Augusta, GA (WJBF) - Pink might as well be a fall color. You are likely used to seeing lots of pink during the month of October for breast cancer awareness.
The Susan G. Komen Foundation estimates more than 40,000 people will die from the disease this year. However, more people are beating the diagnosis than in the past largely due to better treatment. Some of those innovative new options originated in Augusta at The Medical College of Georgia.
Dr. Hasan Korkaya is a tumor biologist at the Georgia Cancer Center and Department of Biochemistry and Molecular Biology at the Medical College of Georgia at Augusta University. Dr. Korkaya has studied breast cancer for 16 years.
“[I’ve been] spending long hours in the lab and trying to understand what makes cells grow first,” Dr. Korkaya says. “The second and the most important thing is how they disseminate from the primary site.”
Recently, his team of researchers discovered that a process proven to cause self-destruction in certain cancers can help other cancers survive and even get stronger.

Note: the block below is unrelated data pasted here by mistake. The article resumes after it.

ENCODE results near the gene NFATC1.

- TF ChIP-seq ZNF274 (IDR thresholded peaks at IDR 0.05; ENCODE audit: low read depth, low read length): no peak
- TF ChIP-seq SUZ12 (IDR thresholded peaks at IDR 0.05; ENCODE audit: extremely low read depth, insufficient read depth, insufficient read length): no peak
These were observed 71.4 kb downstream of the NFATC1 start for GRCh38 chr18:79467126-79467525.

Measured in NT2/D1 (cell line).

“Some tumor cells, not only they don’t die when they are treated with the TNFα, they become much more aggressive,” explains Dr. Korkaya. “That’s what we show in the papers, they become more aggressive and they become more metastatic.”
In their studies, they also found a work around that they hope will reverse this process.
“[We] combine the immunotherapy with the drug that targets the pathway I just mentioned,” describes Dr. Korkaya, “and then the tumor size was 10 times maybe 20 times less.”
This finding could also help treat some of the deadliest forms of breast cancer in the future.
“Hopefully in the future this will be our recommendation to clinicians and perhaps this will be a way to potentially do immunotherapy in breast cancer patients,” Dr. Korkaya says.
CLICK HERE to read more about their recently published paper.
Dr. Korkaya’s father passed away from cancer a few years ago so his research on breast cancer strikes a personal chord for him. He describes his work as his “passion.”
"If down the line 1 or 10 or whatever women benefit from it—that will be my reward," Dr. Korkaya says.
His studies continue. Right now, they are working to develop a drug that will best fight the cancer-strengthening process they discovered.
For a more in-depth look at live-saving breast cancer research that is happening in Augusta, Watch the Jennie Show on NewsChannel 6 on Tuesday October 9th at 12:30PM.
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